Considering the operation of Fig. 6, it will be assumed that a new word from the input bufier circuit 32' has 6 7 been applied to the smallest word register 36 through the OR circuit 56. The next operation involves comparing the new word with each of the words stored in registers A through F in the memory circuitry 46. In each case, as the comparison proceeds, the smaller of the two words is entered in the smallest word register. This may or may not require an interchange of digital information between the smallest word register 36 and one of the registers A through F, depending on the relative magnitudes of the two words. Each of the registers A through F is coupled successively to the memory output circuit 62 and the input OR circuit 84 by switching circuits 64 and 66, respectively, which are shown in Fig. 6 as commutators. The operation of the switching circuits 64 and 66 is controlled by a six-stage ring counter 68.

When the switching circuits 64 and 66 are in the states shown in Fig. 6, register A is connected to the output circuit 62 and the input OR circuit 84. The digital information in register A is then compared with that in the smallest word register 36' by the subtractor 70. In the subtractor circuit, the information from register A is the minuend and the information from register 36' constitutes the subtrahend to be subtracted from the minuend to produce a difference. If the number from register 36' is smaller than the number from register A, it is not necessary to interchange the two numbers. If the number in register A is smaller than that in register 36', however, the two numbers should be interchanged. The interchange operation is triggered by a sign bit output from subtractor 70, indicating that the output number is negative and thus, that the word from register 36' is greater than that from register A. The sign bit of the number from subtractor 70 is sampled by the AND gate 72 which has a sign bit word pulse as an additional input. If the sign bit is present, the memory circuit 74 is set to the 1" state and produces a series of digit pulses during the next word period.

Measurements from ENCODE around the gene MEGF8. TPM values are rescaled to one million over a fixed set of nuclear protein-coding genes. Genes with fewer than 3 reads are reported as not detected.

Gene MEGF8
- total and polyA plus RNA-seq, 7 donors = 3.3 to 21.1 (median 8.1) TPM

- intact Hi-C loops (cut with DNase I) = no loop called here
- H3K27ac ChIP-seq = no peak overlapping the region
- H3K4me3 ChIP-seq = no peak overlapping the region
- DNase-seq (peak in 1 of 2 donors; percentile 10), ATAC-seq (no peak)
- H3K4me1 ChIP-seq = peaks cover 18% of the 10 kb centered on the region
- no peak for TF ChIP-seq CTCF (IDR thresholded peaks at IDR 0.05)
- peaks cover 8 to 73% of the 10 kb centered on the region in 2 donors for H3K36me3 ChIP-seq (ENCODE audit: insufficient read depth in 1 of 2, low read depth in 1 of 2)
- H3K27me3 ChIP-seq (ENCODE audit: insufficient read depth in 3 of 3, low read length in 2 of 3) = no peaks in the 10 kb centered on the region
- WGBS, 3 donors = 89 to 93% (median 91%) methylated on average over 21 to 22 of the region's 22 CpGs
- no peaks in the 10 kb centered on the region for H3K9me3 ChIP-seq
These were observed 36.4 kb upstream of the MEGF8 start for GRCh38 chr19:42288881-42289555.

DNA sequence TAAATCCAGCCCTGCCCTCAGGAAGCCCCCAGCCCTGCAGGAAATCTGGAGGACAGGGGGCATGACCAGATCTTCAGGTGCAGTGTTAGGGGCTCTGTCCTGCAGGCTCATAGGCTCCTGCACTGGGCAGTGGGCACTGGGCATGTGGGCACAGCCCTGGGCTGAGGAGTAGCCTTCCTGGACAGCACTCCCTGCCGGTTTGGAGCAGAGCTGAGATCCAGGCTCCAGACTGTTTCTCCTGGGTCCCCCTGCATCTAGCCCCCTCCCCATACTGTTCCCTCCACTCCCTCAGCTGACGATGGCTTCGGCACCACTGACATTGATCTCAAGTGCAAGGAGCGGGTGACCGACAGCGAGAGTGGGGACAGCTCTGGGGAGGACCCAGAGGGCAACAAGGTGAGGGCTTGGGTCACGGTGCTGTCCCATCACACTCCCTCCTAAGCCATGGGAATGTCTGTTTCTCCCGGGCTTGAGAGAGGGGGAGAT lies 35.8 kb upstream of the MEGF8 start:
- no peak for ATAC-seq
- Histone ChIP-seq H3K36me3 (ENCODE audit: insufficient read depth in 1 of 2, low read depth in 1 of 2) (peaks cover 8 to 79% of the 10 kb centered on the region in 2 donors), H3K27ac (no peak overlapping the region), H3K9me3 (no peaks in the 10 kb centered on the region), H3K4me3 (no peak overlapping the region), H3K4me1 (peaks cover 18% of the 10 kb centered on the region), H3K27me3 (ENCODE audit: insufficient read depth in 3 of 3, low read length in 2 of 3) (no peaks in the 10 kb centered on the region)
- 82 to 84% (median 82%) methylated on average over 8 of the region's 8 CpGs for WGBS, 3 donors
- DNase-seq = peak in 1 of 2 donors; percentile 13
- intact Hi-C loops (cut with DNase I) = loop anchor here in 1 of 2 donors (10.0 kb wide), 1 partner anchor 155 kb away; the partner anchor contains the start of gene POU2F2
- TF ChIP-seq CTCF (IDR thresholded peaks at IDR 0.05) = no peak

The output lead 76 from the memory circuit 74 constitutes an interchange control lead which applies signals to the necessary logic circuits to effect the interchange of numbers between register A and register 36. Thus, for example, the interchange control lead 76 is connected to the AND circuit 78 to permit the coupling of digital information from register A on lead 62 to the register 36' via AND circuit 78 and OR circuit 56. The lead 76 is also coupled to the inhibit unit 54 to block the recirculation of the information previously stored in the smallest word register 36'. In a similar manner, lead 76 is connected to AND circuit 80 to gate information from the smallest word register 36' on lead 82 through the AND circuit 80 and the OR circuit 84 into register A. Interchange control signals are also coupled from lead 76 to the inhibiting input terminal of the inhibit unit 86 to block the recirculation of information from register A.

The ring counter 68 has six stages which control the coupling of registers A through F to the external comparison and interchange circuitry. The state of ring counter 68 is advanced by pulses applied to it on lead 88. The advance pulses are developed by the inhibit unit 90, which is coupled to the output of the subtractor 70. The normal input to the inhibit unit is a sign bit word pulse. If no pulse appears on the inhibiting input lead 92 to the inhibit unit 90, the sign bit word pulse is transmitted through inhibit unit 90 to the step input lead 88 of the ring counter 68.